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US authorities warn of terrorist attacks before elections

American intelligence agencies have warned about possible terror attacks planned by the al-Qaeda terrorist group for the day before the US presidential election, reports say. Federal officials told CBS News on Friday that the terrorist attacks may possibly target three US states of New York, Texas and Virginia before Election Day on November 7. “The counter-terrorism and homeland security communities remain vigilant and well-postured to defend against attacks here in the United States,” a senior FBI official told the news outlet.

“The FBI, working with our federal, state and local counterparts, shares and assesses intelligence on a daily basis and will continue to work closely with law enforcement and intelligence community partners to identify and disrupt any potential threat to public safety,” he added. Media reports said the US authorities are taking the threat seriously although its credibility has not been confirmed.

The US presidential election is to be held on November 8, with over a hundred million Americans expected to go to the polls.

According to the final pre-election New York Times/CBS News Poll, more than 80 percent of voters say the presidential campaign has left them repulsed rather than excited. US Republican presidential nominee Donald Trump and his Democratic rival, Hillary Clinton, are both seen as dishonest and viewed unfavourably by a majority of voters, the poll found.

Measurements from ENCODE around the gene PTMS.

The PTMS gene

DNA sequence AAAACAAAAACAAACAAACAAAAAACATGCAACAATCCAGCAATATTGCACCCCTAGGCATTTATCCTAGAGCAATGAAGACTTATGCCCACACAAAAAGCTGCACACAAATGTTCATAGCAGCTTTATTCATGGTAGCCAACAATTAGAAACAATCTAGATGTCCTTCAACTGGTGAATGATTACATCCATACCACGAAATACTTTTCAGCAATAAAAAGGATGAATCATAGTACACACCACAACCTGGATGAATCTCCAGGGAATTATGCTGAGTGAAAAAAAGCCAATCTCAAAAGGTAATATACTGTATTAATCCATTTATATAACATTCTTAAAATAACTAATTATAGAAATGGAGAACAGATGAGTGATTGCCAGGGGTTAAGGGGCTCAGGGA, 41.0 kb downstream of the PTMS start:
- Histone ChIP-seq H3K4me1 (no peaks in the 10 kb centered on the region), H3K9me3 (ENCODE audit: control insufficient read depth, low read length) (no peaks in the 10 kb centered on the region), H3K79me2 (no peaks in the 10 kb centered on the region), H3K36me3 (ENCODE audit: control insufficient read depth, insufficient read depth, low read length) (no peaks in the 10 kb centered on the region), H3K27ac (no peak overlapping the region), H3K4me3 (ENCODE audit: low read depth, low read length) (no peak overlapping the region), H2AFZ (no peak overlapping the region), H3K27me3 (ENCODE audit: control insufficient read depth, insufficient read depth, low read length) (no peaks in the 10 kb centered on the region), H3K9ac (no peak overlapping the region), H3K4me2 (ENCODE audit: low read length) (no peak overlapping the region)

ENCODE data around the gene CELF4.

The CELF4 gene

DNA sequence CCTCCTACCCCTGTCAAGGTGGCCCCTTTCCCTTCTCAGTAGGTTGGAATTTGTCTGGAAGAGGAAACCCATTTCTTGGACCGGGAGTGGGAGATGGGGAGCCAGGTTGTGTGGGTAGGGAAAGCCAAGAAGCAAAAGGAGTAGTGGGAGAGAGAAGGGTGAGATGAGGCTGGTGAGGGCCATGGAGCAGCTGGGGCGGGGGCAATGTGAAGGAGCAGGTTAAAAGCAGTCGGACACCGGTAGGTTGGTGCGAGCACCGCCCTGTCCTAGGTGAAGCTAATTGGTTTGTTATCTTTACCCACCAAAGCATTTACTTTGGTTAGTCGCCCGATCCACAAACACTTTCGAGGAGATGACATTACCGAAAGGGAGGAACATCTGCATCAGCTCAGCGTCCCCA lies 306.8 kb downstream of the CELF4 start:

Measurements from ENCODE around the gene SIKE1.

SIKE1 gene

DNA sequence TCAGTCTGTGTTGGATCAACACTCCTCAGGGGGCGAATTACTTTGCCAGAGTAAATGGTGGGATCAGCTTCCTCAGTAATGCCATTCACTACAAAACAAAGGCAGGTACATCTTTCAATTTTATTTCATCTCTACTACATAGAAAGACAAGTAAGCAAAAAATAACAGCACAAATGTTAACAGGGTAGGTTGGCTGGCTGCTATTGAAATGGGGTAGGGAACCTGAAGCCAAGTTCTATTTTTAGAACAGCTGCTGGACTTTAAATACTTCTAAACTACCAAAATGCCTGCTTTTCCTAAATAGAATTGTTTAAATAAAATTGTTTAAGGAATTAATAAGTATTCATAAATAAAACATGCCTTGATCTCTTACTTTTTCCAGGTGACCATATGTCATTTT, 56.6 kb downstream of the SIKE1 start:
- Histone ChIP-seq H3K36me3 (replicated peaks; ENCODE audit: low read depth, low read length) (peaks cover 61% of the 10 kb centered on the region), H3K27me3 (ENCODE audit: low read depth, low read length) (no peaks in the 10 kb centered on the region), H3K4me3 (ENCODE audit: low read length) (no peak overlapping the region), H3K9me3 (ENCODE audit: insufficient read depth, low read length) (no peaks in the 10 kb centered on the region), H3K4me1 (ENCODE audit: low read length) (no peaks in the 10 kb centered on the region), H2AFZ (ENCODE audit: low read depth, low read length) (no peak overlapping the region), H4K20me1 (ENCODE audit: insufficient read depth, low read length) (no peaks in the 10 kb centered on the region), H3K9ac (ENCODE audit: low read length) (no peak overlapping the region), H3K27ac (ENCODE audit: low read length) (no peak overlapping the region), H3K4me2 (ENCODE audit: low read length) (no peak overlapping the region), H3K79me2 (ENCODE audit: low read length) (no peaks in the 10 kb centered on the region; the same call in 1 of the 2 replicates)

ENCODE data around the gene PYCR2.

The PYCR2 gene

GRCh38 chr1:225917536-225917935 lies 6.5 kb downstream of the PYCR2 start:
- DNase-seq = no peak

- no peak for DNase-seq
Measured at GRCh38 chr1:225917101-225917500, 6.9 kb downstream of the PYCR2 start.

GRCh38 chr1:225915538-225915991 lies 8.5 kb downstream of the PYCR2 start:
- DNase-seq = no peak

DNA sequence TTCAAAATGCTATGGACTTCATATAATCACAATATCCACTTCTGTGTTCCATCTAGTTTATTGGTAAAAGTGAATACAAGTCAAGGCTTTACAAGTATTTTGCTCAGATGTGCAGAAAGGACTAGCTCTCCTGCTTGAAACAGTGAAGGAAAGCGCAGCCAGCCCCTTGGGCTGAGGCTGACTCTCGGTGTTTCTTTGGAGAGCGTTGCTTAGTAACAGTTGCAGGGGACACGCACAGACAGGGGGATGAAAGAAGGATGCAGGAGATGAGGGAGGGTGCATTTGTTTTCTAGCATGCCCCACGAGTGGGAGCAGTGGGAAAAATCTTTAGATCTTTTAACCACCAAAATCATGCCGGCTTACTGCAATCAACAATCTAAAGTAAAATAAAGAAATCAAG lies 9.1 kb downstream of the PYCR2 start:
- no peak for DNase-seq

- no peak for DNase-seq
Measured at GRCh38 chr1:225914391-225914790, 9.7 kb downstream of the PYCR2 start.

The survey shows that the former secretary of state has a narrow advantage over the New York businessman with a 45-percent support compared to Trump’s 42 percent. Support for Libertarian nominee Gary Johnson has slipped to 5 percent, and Jill Stein, the Green Party candidate, has 4 percent support. Majorities of voters also say that Trump is not qualified to be president and that he lacks the temperament to serve in the White House, while most voters believe Clinton is untrustworthy and dishonest, the survey found.

 The tightening of the polls comes after FBI Director James Comey dropped a bombshell on the Clinton campaign last week by announcing the revival of the investigation into thousands of new emails sent by Clinton as secretary of state.

Trump himself is also struggling to handle the fallout from the release of a 2005 tape, in which he was heard bragging about groping women. Since the video’s release, about a dozen women have accused Trump of groping or kissing without their consent, allegations that Trump has called “absolutely false.”

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